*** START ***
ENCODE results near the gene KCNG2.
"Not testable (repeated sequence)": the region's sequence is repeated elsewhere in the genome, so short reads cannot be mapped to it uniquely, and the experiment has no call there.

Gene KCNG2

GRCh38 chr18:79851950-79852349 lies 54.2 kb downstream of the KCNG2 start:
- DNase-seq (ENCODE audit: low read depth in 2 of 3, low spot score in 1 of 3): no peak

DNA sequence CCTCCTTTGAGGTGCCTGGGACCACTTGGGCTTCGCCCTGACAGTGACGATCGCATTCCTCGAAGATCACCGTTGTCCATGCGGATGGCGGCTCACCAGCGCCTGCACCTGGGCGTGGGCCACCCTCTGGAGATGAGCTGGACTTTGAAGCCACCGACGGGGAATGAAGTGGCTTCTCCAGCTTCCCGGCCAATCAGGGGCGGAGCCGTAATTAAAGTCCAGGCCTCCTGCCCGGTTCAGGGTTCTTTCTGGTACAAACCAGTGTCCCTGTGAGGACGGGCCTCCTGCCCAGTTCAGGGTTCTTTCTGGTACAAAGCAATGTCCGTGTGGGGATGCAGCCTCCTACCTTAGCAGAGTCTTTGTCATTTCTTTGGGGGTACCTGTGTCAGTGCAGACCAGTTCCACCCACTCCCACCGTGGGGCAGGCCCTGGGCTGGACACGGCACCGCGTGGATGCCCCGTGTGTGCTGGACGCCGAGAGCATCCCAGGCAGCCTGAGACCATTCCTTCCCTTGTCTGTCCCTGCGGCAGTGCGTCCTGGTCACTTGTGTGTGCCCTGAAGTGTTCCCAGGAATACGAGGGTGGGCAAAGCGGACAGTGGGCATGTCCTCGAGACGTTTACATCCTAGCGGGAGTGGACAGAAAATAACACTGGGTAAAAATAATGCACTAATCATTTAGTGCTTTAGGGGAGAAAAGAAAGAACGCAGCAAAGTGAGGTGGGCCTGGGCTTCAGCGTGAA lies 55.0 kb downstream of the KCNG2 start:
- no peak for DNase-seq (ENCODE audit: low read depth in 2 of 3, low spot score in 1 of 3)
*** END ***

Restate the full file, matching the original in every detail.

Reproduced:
ENCODE results near the gene KCNG2.
"Not testable (repeated sequence)": the region's sequence is repeated elsewhere in the genome, so short reads cannot be mapped to it uniquely, and the experiment has no call there.

Gene KCNG2

GRCh38 chr18:79851950-79852349 lies 54.2 kb downstream of the KCNG2 start:
- DNase-seq (ENCODE audit: low read depth in 2 of 3, low spot score in 1 of 3): no peak

DNA sequence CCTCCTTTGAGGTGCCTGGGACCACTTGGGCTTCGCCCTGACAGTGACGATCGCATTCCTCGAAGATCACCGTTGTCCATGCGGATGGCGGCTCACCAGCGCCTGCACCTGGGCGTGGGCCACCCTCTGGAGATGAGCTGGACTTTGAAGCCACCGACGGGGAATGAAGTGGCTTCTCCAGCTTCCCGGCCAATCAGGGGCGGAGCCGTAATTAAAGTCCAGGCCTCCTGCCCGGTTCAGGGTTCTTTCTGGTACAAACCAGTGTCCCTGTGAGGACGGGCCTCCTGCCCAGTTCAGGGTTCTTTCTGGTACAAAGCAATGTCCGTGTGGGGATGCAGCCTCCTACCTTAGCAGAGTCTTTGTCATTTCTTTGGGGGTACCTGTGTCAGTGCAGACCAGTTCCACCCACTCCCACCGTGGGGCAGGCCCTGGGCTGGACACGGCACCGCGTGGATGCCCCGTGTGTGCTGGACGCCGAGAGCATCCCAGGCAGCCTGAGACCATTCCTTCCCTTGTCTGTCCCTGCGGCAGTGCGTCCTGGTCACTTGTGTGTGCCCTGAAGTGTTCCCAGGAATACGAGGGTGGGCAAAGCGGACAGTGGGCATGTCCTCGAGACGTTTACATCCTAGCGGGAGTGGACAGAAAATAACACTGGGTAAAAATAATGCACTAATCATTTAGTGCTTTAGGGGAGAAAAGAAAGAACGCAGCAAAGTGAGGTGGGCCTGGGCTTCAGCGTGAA lies 55.0 kb downstream of the KCNG2 start:
- no peak for DNase-seq (ENCODE audit: low read depth in 2 of 3, low spot score in 1 of 3)